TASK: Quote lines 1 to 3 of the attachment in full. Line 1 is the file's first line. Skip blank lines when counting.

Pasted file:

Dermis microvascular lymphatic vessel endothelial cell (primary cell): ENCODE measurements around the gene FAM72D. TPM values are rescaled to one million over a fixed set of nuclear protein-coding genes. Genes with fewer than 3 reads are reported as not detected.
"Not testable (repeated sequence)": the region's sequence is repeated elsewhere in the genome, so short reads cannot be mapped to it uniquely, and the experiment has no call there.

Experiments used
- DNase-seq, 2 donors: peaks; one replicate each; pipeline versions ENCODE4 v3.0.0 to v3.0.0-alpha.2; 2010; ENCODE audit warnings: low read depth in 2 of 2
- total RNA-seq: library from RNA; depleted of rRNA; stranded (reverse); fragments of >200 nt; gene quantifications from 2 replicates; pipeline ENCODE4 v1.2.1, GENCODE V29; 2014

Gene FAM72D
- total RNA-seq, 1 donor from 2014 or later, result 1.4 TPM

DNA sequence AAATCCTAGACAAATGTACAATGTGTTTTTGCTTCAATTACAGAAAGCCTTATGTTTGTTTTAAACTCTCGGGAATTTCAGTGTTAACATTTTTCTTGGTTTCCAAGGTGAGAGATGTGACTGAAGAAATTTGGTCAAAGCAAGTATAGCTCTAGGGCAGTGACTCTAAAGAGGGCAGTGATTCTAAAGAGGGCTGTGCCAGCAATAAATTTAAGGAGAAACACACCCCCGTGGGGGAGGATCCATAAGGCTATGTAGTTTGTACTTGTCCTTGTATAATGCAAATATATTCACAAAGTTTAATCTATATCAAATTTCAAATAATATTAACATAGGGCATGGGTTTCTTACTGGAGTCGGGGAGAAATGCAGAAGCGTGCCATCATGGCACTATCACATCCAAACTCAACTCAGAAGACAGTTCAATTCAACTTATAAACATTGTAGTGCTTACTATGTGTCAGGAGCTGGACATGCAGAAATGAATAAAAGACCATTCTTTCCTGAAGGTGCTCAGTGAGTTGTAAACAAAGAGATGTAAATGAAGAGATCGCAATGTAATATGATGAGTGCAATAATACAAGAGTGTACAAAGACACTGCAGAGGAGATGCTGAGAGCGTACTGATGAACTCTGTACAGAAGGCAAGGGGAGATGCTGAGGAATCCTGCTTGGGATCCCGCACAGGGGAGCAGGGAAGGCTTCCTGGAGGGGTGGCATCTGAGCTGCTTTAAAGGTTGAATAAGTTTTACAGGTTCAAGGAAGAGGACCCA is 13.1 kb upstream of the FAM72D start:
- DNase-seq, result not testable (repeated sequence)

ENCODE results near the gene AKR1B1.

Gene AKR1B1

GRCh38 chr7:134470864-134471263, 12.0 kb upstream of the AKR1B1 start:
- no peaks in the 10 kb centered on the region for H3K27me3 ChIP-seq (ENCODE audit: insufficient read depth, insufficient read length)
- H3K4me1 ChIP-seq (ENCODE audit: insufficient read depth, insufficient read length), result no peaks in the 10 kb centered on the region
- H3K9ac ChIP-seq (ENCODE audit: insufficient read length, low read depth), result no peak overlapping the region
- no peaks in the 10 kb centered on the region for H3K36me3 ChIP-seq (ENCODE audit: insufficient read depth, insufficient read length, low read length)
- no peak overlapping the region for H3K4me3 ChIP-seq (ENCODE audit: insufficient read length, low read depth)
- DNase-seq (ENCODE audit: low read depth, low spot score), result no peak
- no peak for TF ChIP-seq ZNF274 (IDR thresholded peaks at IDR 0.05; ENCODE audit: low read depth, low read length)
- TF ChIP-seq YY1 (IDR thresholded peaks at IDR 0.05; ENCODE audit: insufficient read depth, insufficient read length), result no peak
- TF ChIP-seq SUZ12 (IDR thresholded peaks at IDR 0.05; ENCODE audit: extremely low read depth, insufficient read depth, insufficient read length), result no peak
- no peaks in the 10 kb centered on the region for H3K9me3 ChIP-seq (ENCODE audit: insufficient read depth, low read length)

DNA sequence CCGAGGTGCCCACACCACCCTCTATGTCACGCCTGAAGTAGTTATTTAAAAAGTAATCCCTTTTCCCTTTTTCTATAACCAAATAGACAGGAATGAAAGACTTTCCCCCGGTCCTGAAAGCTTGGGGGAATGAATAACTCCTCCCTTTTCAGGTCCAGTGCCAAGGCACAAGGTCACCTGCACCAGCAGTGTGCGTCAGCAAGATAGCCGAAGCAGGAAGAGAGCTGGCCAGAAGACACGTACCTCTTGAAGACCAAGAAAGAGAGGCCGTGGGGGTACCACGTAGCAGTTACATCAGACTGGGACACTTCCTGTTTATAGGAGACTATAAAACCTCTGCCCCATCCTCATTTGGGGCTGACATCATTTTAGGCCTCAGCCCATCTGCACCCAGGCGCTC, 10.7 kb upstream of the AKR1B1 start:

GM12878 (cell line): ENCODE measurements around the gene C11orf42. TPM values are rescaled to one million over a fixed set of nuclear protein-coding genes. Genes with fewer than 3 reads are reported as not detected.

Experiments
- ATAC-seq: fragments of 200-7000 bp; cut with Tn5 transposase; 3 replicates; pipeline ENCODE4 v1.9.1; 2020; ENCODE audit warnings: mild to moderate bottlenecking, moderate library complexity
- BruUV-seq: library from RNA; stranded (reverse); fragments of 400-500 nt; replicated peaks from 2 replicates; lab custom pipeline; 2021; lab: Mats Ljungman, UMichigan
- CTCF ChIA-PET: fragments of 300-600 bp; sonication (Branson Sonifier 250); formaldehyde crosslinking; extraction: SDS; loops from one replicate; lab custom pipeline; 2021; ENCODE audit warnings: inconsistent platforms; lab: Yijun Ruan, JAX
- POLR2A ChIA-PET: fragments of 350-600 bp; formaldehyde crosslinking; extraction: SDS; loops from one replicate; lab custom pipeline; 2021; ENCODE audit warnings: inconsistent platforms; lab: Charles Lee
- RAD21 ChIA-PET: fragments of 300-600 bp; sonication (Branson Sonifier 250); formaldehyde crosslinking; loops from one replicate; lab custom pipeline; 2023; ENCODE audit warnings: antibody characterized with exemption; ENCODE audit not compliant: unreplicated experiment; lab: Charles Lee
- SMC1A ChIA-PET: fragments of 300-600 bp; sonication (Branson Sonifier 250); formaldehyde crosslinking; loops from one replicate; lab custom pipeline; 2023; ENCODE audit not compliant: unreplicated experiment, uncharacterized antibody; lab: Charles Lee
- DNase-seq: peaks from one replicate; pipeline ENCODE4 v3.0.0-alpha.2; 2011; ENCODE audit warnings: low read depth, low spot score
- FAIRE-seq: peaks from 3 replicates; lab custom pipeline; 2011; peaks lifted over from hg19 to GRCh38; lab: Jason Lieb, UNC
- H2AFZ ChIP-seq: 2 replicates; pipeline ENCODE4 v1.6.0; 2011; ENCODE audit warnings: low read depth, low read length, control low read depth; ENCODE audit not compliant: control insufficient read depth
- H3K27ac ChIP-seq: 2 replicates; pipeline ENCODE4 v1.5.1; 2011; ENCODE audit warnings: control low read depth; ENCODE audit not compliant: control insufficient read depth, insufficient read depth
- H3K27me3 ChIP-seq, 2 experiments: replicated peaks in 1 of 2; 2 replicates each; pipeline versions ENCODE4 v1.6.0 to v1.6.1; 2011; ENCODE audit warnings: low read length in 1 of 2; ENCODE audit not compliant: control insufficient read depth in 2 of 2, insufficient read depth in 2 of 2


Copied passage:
Dermis microvascular lymphatic vessel endothelial cell (primary cell): ENCODE measurements around the gene FAM72D. TPM values are rescaled to one million over a fixed set of nuclear protein-coding genes. Genes with fewer than 3 reads are reported as not detected.
"Not testable (repeated sequence)": the region's sequence is repeated elsewhere in the genome, so short reads cannot be mapped to it uniquely, and the experiment has no call there.

Experiments used